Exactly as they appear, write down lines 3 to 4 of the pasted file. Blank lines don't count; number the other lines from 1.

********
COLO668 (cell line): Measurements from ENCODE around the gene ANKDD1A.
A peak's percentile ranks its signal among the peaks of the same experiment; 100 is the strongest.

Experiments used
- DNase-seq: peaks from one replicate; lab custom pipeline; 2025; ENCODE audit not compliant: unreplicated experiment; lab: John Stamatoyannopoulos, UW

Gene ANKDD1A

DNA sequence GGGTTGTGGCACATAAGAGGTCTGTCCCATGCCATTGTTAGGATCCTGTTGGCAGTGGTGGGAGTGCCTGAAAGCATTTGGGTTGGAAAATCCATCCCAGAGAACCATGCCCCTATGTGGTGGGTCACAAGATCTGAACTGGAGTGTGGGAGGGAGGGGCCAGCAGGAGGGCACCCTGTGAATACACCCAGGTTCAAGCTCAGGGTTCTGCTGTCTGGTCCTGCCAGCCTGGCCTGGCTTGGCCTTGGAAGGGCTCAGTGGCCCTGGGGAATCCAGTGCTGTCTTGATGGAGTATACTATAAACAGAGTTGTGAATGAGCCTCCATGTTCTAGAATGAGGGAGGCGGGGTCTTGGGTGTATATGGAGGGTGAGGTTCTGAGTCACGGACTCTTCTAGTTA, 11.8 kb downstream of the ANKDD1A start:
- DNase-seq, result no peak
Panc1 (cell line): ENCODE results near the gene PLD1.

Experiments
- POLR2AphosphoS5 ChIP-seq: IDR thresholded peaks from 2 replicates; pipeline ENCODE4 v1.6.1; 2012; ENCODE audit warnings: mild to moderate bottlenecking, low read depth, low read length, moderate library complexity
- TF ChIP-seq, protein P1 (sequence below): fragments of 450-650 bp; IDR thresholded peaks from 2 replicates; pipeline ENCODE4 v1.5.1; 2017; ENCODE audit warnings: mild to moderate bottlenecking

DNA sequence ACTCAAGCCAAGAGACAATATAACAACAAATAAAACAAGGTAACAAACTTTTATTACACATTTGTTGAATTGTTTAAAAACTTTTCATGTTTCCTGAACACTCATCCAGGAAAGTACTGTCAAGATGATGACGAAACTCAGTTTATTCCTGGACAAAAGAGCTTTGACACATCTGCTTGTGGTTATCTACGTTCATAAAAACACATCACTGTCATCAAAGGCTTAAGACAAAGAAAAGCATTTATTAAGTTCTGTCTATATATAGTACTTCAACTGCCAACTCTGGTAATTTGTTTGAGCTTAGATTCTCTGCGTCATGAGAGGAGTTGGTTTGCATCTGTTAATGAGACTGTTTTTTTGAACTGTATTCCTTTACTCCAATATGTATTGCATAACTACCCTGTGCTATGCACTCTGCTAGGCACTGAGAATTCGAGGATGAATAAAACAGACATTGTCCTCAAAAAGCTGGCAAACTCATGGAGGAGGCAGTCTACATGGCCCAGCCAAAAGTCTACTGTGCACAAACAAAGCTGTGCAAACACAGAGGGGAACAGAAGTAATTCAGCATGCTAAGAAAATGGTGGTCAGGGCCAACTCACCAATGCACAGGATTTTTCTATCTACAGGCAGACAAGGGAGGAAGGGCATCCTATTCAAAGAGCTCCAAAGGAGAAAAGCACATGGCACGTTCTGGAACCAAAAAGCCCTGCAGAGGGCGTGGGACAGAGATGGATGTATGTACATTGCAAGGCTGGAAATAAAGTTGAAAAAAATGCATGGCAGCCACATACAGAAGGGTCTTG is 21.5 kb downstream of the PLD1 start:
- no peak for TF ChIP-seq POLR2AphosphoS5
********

Experiments used
- DNase-seq: peaks from one replicate; lab custom pipeline; 2025; ENCODE audit not compliant: unreplicated experiment; lab: John Stamatoyannopoulos, UW